Sheila Grace, M.S., LPCI


Gateway Foundation In-Prison Treatment Center

“How did I get to Eastfield’s Substance Abuse program? To be honest, I was in recovery myself. With a year and a half sober at the age of 46, I considered myself a loser who had wasted her life and was looking for a way to make a living that took the least amount of time. When I got to Eastfield, I did not even know what a semester hour was — I just knew I wanted to do something that would help someone else escape the horrors of addiction.

“In my very first Substance Abuse Counseling class, I met a professor, Gloria Jackson, and had no idea how much my life was about to change. I remember she asked the students in our class to close our eyes and envision what we would do if we had unlimited time and unlimited money. What I visualized was getting my master’s degree, becoming a licensed professional counselor and opening a faith-based treatment center.

“My thoughts at the time were, ‘This woman has no idea what a loser I am, or she wouldn’t even ask such a question,’ and I blinked back tears. Little did I know that what I had envisioned was exactly what I would do — and so much more. In spite of all my misgivings, I could not shake Ms. Jackson’s question, so after that first class, I went to her office and confided to her how scared I was to be starting college with my background and at my age.

“She told me, ‘What you’ve been doing is learning from experience, and there is no greater teacher. What you have learned through life is something I can’t teach in the classroom — it can only be learned by living it. Consequently, the only way that you can really lose in this situation is by not allowing what you’ve been through to be used to touch someone else’s life.’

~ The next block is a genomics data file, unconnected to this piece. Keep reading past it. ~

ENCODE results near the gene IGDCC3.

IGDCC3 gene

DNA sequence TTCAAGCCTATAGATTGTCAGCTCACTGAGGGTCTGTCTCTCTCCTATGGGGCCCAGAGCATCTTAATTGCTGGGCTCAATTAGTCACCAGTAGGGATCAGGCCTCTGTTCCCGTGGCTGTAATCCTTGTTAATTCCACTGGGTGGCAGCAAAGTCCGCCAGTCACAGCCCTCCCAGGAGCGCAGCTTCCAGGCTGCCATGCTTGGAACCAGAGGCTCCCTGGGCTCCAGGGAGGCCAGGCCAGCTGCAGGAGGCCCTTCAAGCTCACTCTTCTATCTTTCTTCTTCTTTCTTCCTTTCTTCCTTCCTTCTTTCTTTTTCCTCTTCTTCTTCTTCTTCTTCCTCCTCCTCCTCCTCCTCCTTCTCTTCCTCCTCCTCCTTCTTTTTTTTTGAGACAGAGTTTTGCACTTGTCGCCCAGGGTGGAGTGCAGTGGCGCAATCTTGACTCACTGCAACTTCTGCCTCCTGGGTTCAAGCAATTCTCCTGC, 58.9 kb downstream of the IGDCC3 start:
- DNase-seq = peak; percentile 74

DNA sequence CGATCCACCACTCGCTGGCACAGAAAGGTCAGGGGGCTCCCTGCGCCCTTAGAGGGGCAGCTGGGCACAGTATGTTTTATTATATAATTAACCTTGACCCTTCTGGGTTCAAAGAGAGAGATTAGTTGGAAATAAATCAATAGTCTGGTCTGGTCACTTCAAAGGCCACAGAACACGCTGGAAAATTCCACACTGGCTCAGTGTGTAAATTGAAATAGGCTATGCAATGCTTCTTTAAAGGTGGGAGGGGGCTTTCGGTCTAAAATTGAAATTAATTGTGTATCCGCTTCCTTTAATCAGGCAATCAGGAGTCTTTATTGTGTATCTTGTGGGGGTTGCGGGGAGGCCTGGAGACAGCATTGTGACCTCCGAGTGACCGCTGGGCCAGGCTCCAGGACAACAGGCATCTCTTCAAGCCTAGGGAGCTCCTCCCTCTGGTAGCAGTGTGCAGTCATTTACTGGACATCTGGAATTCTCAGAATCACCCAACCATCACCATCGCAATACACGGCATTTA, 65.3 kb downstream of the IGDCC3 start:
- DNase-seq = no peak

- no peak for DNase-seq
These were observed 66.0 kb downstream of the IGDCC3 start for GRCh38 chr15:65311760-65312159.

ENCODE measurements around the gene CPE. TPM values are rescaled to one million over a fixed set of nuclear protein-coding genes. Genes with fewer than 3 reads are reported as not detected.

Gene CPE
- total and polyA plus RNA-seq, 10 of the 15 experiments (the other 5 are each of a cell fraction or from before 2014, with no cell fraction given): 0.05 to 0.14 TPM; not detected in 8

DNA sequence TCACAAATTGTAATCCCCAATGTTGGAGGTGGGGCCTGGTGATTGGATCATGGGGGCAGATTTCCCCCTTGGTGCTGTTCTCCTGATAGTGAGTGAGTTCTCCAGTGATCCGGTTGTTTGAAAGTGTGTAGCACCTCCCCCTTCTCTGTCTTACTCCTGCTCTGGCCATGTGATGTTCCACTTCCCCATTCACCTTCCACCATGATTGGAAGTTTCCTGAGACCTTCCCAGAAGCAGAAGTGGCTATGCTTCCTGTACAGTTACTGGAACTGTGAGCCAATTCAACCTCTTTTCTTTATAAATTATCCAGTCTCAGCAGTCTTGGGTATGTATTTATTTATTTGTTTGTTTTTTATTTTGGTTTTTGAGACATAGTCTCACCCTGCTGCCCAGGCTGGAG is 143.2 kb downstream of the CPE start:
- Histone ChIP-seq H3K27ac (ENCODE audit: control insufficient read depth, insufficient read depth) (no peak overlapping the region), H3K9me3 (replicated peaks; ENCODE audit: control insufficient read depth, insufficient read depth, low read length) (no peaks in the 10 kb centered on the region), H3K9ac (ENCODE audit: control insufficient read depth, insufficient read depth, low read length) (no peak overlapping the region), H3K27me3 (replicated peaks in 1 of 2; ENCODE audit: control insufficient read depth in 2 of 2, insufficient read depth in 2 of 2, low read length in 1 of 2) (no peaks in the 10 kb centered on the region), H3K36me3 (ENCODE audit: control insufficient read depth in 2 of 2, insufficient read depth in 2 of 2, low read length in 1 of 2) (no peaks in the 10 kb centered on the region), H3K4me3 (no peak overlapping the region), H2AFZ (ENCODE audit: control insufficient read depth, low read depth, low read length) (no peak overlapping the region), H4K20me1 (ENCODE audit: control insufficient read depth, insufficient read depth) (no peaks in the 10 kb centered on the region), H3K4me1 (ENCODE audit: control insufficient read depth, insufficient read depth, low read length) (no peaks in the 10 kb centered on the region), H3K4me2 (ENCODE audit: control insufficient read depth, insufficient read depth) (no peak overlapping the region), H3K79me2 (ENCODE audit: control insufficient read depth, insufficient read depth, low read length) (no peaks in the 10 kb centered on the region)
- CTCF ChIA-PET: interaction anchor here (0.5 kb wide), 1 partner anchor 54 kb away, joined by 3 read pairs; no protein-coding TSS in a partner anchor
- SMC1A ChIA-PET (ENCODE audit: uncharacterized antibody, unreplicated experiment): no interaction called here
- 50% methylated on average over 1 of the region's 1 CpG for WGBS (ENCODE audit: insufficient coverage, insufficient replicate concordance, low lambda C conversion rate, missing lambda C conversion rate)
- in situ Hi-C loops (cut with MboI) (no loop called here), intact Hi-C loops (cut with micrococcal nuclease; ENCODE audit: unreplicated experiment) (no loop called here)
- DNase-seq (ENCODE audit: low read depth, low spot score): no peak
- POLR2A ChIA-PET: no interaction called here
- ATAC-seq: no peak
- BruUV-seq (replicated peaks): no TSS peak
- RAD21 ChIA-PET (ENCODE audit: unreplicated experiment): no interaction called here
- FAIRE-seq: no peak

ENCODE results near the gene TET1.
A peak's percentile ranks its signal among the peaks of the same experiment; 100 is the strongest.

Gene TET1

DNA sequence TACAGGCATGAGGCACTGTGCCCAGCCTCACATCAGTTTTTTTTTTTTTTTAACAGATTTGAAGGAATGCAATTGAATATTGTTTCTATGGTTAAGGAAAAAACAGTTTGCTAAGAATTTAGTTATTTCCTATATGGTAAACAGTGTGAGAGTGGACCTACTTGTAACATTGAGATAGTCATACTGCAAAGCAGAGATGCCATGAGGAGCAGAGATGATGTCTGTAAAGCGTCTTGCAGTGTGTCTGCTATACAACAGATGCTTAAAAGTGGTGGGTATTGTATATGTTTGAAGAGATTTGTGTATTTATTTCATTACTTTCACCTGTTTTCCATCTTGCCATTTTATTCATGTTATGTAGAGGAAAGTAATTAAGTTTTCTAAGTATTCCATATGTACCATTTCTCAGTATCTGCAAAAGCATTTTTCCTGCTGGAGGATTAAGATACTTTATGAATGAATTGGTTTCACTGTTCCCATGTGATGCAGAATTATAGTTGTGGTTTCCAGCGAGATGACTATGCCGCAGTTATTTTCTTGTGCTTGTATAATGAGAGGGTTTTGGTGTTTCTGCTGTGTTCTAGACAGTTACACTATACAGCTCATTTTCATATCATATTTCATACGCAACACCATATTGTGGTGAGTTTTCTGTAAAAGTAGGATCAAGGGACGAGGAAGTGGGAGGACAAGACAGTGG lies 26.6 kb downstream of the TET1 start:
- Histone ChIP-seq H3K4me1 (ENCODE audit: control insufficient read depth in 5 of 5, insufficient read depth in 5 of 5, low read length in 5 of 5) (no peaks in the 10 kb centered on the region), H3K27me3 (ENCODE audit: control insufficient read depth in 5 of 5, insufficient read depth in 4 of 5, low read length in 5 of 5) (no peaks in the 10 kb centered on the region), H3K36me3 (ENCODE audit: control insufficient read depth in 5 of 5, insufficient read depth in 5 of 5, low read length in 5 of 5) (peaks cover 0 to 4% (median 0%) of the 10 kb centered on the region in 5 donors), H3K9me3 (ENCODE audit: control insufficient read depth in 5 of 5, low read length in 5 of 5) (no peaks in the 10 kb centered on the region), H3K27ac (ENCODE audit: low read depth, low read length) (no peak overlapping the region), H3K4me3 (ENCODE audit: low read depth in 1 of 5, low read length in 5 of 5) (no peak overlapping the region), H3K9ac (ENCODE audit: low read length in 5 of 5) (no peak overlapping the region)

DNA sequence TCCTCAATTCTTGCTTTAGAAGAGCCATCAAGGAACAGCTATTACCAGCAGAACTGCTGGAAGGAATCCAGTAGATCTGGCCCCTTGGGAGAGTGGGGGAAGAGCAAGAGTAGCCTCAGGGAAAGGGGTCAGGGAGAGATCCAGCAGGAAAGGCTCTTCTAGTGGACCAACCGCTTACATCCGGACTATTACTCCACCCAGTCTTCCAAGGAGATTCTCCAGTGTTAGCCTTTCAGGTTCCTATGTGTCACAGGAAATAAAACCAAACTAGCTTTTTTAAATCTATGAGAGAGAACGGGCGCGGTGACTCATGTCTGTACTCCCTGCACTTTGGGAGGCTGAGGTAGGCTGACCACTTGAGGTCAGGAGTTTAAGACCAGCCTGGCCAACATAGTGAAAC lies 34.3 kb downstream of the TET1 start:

"​She challenged me to go do what was in my heart and to never look back, and that is exactly what I have done. The important thing to realize in all this is that nothing in my life had really changed — I had still made all the same mistakes, as a mother, as a daughter and as a human being. What changed in me that day was my perception of myself. In Gloria Jackson’s office, I walked in thinking of myself as a loser who had wasted her life, and I emerged as a person with something to offer others because of what I’d been through. I was no longer a victim or a loser — I was a survivor who had withstood and could now show others how to move ‘beyond.’

“Because Gloria Jackson helped me to change what I thought about myself, my actions and outlook changed also. What I do today is offer to others the life that I’ve been given. I can’t help everyone, and I’m not held responsible for what I can’t do — but I am held responsible for the person who’s been placed in my path. I am responsible for my part, my piece of the mosaic. It is not my job to force sobriety on anyone, but what I can do is show others what I did in order to get the life I am so blessed with today.

“It’s like crossing a stream — we’re all in this together, with someone on the rock ahead of me guiding me, and I, in turn, help someone behind me find their footing. Ms. Jackson remains my principal mentor — I see her as being the person who carries the light and goes before me. I know as long as I follow her, I will be safe, because she is leading me where she has already been.